Outside of the top prospects, some other hitters made good strides, too. Catcher Payton Henry produced just a .707 OPS, but he hit 10 home runs with a stellar 11.3% walk rate. He also made improvements defensively, throwing out 44% of potential base stealers in the Midwest League after catching just 28% of thieves in the rookie-level Pioneer League.

Outfielder Zach Clark mirrored Henry with a .707 OPS, but he also led the team in triples (8) and stolen bases (19). First baseman Pat McInerney provided plenty of pop in his brief time with Wisconsin, hitting 10 homers and eight doubles in 187 at-bats before being promoted.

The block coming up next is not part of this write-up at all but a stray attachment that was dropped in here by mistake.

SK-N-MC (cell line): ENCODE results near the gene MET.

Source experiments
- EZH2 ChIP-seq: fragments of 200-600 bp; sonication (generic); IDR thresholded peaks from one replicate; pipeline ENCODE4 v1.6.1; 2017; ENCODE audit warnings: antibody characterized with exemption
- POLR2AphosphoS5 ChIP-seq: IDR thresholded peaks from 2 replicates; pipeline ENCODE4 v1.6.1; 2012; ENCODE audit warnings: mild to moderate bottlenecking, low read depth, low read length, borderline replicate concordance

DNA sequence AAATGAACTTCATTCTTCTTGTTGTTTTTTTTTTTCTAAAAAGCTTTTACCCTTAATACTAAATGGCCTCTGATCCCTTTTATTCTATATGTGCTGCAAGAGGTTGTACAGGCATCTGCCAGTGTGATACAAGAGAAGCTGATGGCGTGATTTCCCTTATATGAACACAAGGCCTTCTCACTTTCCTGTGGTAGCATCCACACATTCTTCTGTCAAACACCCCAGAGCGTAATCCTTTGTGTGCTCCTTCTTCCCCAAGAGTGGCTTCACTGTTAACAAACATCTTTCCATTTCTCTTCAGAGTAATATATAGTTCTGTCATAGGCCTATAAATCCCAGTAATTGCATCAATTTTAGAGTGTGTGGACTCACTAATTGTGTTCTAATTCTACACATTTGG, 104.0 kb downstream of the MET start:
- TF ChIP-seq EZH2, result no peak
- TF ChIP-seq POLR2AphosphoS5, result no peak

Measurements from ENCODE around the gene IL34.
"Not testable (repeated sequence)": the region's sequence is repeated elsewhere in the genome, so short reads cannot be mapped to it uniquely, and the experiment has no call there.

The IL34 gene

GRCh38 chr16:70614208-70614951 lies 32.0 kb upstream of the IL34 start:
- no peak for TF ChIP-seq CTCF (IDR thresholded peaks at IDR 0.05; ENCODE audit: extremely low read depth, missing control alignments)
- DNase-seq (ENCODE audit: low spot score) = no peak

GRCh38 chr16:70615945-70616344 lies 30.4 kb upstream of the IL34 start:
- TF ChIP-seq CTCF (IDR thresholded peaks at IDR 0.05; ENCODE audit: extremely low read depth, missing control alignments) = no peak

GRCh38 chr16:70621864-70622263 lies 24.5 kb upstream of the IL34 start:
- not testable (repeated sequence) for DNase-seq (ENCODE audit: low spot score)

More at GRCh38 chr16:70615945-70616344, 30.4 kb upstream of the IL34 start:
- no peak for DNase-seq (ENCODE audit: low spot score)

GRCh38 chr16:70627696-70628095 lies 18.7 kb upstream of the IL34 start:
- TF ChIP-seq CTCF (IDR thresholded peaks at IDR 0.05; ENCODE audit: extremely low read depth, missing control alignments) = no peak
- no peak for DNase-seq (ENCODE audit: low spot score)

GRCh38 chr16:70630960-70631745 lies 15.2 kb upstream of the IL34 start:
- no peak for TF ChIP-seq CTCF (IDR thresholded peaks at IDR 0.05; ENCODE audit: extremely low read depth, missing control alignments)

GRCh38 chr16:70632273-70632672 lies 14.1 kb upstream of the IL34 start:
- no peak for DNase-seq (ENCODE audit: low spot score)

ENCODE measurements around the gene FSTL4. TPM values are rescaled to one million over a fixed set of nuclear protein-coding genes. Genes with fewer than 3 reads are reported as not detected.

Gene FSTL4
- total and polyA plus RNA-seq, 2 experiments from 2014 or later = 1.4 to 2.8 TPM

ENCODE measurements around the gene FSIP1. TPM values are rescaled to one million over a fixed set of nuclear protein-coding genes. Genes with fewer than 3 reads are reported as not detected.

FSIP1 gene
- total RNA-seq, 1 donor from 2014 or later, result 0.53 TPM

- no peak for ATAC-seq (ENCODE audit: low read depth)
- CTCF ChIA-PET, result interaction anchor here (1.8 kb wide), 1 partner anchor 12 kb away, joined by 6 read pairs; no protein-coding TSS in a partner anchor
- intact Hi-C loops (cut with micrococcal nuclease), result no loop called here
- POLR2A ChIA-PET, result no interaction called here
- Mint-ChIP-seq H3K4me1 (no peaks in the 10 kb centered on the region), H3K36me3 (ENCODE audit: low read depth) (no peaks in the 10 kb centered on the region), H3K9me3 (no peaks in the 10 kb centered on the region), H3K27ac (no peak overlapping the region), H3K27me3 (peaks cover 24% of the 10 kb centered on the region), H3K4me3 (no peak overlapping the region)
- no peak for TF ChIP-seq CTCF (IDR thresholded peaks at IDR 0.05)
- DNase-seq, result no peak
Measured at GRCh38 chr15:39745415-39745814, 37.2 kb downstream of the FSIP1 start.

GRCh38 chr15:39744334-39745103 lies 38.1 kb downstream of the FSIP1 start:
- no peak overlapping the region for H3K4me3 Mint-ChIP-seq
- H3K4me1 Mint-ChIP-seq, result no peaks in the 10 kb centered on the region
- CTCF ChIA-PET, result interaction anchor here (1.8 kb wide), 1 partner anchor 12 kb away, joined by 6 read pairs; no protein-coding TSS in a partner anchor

One other under-the-radar prospect worth monitoring is infielder Eddie Silva. The Florida International product went undrafted in the 2018 First-Year Player Draft, but the Milwaukee Brewers signed him in late June. He joined the Timber Rattlers for the final month of the season, slashing .321/.359/.511 with 14 extra-base hits, 16 runs scored and 20 RBI in a mere 142 plate appearances.

Wisconsin Timber Rattlers Pitchers

Wisconsin’s pitching staff wasn’t amazing, but they were definitely serviceable for the whole season. Fellow starters Dylan File and Christian Taugner produced 3.96 and 3.49 ERAs, respectively, thanks to a propensity to give up home runs. Their control was strong throughout the season, as they walked just 47 hitters combined in the 260 frames they covered. They posted a 1.6 BB/9 between the two of them.